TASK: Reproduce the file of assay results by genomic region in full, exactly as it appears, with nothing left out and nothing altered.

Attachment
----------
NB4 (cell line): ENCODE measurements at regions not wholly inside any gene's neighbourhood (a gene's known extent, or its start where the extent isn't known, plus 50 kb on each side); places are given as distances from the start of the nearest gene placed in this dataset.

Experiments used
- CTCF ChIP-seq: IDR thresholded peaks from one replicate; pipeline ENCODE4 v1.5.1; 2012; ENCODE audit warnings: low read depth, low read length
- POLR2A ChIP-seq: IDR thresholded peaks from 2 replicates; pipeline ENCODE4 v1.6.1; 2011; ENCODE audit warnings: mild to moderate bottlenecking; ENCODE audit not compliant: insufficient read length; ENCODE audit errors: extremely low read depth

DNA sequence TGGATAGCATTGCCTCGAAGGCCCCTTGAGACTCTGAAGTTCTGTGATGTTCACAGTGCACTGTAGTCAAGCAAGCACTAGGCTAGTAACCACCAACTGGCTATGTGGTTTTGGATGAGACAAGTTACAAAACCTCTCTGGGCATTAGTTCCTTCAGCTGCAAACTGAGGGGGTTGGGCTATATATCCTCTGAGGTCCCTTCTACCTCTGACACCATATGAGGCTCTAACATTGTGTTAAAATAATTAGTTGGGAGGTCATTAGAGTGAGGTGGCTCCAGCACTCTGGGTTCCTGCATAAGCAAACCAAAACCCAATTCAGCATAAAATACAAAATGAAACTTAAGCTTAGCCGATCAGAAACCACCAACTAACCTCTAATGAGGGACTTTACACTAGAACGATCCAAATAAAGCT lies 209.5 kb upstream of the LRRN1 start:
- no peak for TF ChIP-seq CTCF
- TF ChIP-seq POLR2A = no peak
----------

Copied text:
NB4 (cell line): ENCODE measurements at regions not wholly inside any gene's neighbourhood (a gene's known extent, or its start where the extent isn't known, plus 50 kb on each side); places are given as distances from the start of the nearest gene placed in this dataset.

Experiments used
- CTCF ChIP-seq: IDR thresholded peaks from one replicate; pipeline ENCODE4 v1.5.1; 2012; ENCODE audit warnings: low read depth, low read length
- POLR2A ChIP-seq: IDR thresholded peaks from 2 replicates; pipeline ENCODE4 v1.6.1; 2011; ENCODE audit warnings: mild to moderate bottlenecking; ENCODE audit not compliant: insufficient read length; ENCODE audit errors: extremely low read depth

DNA sequence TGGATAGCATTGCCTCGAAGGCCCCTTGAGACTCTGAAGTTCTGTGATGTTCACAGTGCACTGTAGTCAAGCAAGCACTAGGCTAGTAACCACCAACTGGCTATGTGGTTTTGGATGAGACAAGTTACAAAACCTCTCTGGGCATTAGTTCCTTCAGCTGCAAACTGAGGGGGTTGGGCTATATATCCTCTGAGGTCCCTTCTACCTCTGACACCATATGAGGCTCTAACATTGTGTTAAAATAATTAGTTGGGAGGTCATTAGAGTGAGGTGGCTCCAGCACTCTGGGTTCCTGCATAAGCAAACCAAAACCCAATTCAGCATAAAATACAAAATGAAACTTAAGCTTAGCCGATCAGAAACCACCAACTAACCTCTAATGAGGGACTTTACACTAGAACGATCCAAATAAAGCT lies 209.5 kb upstream of the LRRN1 start:
- no peak for TF ChIP-seq CTCF
- TF ChIP-seq POLR2A = no peak